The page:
- A lot of our research occupies a middle ground between fully-formalized problems and more informal questions, such as fixing the problems with cumulant propagation described in Appendix D of Formalizing the presumption of independence.
What is working on ARC’s Theory team like?
ARC’s Theory team is led by Paul Christiano and currently has 2 other permanent team members, Mark Xu and Jacob Hilton, alongside a varying number of temporary team members (recently anywhere from 0–3).
Most of the time, team members work on research problems independently, with frequent check-ins with their research advisor (e.g., twice weekly). The problems described above give a rough indication of the kind of research problems involved, which we would typically break down into smaller, more manageable subproblems. This work is often somewhat similar to academic research in pure math or theoretical computer science.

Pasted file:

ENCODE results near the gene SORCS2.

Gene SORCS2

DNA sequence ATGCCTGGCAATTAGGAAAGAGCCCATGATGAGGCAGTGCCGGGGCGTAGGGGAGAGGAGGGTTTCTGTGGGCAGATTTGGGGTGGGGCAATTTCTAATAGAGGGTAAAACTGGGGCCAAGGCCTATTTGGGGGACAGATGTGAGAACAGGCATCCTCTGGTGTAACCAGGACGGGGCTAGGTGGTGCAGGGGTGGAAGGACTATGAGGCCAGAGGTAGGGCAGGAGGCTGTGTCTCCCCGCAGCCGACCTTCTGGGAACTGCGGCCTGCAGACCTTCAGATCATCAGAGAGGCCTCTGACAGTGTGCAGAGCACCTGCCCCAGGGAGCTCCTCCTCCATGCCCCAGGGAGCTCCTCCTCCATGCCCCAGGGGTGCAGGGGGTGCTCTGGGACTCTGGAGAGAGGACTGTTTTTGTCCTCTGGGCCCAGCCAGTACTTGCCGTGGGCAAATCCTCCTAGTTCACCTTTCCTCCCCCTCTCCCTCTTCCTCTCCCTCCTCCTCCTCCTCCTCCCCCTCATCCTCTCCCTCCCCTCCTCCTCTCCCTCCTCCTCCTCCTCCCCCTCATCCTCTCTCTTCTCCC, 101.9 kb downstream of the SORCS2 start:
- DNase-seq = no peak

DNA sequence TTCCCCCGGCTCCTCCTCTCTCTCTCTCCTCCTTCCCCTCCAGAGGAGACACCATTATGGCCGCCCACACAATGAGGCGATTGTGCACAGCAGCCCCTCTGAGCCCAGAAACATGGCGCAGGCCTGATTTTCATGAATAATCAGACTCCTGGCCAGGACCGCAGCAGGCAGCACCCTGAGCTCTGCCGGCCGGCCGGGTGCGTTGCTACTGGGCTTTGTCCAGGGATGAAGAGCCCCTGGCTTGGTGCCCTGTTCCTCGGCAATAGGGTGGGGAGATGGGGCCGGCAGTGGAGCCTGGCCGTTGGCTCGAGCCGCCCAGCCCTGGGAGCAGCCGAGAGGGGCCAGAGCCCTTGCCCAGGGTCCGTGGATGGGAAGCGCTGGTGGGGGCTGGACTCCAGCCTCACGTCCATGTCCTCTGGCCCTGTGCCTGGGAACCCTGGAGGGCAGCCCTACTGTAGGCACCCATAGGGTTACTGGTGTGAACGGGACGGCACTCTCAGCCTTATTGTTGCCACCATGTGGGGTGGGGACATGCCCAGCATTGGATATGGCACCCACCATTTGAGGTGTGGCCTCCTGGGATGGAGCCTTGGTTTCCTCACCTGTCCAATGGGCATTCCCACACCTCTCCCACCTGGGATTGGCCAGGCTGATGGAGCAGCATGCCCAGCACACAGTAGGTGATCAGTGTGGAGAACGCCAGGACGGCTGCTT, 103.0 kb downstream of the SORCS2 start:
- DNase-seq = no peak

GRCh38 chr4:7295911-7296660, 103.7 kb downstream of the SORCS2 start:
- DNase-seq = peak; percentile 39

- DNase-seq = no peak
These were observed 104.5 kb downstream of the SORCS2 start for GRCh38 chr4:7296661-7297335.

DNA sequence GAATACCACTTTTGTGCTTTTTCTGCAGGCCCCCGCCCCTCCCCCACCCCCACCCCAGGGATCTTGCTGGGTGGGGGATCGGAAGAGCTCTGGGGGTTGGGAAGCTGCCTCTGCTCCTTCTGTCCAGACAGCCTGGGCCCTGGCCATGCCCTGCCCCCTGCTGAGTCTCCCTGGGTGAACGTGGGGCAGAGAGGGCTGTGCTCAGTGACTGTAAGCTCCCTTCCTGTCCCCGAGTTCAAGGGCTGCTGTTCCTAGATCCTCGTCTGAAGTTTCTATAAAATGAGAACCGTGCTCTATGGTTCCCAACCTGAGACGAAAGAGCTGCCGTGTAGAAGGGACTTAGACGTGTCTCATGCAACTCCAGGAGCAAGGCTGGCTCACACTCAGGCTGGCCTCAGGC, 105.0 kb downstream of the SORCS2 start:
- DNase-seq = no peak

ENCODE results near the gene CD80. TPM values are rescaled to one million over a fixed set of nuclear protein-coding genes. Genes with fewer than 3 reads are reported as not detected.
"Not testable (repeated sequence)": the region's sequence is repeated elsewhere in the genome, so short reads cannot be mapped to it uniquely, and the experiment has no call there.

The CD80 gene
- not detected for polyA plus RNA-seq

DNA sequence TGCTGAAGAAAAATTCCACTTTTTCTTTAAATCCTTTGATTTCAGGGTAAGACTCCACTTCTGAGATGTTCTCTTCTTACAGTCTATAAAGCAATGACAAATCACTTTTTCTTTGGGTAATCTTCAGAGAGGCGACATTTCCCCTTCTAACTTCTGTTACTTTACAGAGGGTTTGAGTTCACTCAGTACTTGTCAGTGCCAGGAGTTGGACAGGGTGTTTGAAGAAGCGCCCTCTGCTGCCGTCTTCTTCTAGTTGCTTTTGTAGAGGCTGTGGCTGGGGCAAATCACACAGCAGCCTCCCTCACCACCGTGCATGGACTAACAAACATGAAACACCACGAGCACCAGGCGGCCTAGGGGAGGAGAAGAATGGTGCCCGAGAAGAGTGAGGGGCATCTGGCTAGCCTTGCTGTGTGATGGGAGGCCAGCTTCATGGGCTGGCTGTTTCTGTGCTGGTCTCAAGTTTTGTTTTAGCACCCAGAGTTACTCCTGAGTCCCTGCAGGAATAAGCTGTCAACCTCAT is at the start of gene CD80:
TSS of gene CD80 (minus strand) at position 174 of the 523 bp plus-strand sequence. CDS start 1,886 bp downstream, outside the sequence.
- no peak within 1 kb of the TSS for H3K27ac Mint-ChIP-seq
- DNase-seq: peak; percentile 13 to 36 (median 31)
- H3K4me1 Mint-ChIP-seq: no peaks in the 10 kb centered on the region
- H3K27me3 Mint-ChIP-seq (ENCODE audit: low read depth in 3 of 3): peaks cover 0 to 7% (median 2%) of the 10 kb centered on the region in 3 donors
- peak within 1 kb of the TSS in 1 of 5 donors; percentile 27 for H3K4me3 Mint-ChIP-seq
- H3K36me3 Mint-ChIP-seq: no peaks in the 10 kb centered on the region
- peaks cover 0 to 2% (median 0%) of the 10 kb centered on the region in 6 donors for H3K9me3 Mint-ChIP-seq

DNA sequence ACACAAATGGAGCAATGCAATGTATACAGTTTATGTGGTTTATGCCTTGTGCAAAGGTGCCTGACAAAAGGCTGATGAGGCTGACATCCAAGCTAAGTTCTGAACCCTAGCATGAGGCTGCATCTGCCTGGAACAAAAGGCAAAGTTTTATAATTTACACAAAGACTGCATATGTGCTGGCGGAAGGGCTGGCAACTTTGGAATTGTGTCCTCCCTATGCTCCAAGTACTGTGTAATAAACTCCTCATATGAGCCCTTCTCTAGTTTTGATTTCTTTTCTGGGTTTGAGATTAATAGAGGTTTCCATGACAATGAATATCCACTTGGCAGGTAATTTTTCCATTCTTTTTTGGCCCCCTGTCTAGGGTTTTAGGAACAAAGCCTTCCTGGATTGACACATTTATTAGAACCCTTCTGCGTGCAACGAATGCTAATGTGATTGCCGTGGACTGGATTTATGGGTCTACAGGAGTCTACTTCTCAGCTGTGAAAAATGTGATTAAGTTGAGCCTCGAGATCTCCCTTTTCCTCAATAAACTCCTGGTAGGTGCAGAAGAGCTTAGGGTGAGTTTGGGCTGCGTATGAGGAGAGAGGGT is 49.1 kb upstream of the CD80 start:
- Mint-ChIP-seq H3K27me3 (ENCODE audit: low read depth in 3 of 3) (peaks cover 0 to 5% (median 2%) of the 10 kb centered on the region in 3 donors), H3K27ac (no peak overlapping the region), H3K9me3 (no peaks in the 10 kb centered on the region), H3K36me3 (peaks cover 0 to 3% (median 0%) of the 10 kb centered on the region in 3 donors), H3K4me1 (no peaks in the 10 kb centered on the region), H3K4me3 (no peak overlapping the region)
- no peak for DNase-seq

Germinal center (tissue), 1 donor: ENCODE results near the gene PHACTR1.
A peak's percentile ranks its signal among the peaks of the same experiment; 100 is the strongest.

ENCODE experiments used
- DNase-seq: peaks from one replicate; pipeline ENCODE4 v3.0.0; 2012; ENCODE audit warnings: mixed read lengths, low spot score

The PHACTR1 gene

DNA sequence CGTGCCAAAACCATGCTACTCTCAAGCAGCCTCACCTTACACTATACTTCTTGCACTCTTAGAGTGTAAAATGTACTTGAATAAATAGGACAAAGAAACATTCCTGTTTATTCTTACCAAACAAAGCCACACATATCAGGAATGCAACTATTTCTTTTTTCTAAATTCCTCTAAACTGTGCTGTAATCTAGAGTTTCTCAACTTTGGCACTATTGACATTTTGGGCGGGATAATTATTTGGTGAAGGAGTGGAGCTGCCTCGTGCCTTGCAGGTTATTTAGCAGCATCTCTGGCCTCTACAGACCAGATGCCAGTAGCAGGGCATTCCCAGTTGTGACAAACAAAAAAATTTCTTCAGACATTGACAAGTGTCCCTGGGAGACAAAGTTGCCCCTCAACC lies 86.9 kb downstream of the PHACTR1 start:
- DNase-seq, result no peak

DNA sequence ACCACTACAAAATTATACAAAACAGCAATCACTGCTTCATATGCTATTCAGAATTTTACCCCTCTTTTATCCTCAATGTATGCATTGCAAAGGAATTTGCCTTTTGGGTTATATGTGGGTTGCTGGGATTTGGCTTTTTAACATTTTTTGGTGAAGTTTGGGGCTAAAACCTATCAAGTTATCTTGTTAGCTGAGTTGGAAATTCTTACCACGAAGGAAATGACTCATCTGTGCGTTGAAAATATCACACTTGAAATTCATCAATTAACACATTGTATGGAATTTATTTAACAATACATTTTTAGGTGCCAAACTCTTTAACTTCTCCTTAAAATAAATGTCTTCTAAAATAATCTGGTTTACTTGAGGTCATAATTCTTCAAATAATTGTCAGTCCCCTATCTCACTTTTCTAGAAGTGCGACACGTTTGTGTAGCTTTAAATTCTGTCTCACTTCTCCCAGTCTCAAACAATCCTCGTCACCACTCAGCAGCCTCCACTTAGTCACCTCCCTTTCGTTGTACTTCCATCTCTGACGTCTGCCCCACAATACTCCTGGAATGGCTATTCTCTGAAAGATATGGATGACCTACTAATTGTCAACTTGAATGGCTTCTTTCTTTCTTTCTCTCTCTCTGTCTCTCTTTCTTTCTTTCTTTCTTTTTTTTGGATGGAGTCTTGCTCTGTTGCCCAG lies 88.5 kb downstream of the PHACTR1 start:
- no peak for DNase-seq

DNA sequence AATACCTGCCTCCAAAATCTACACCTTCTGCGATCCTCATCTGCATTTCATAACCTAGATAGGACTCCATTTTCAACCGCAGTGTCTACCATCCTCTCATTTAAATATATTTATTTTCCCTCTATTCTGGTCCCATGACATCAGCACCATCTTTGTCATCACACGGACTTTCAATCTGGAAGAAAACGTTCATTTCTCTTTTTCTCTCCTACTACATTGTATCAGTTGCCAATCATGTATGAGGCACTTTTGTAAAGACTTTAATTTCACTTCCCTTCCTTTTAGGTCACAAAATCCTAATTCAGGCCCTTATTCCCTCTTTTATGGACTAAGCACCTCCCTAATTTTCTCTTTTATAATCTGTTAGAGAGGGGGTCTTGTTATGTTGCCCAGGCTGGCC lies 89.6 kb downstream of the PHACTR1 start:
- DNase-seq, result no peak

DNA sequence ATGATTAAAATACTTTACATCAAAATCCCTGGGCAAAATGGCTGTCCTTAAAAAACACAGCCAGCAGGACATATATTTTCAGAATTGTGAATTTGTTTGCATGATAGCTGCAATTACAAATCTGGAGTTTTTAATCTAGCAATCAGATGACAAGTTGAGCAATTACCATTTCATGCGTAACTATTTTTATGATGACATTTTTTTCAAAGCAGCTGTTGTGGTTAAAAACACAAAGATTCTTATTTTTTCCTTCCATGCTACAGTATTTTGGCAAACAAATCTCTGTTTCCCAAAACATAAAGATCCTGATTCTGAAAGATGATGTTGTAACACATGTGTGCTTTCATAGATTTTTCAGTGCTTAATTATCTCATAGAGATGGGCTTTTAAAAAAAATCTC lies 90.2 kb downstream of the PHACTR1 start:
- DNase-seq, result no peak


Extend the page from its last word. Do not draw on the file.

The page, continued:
In addition to this, we also allocate a significant portion of our time to higher-level questions surrounding research prioritization, which we often discuss at our weekly group meeting. Since the team is still small, we are keen for new team members to help with this process of shaping and defining our research.
ARC shares an office with several other groups working on AI alignment such as Redwood Research, so even though the Theory team is small, the office is lively with lots of AI alignment-related discussion.
What are ARC’s current theoretical research directions?
ARC’s main theoretical focus over the last year or so has been on preparing the paper Formalizing the presumption of independence and on follow-up work to that. Roughly speaking, we’re trying to develop a framework for “formal heuristic arguments” that can be used to reason about the behavior of neural networks. This framework can be thought of as a confluence of two existing approaches:
|Confident and Final
|Uncertain and Defeasible
|Formal heuristic argument
This research direction can be framed in a couple of different ways: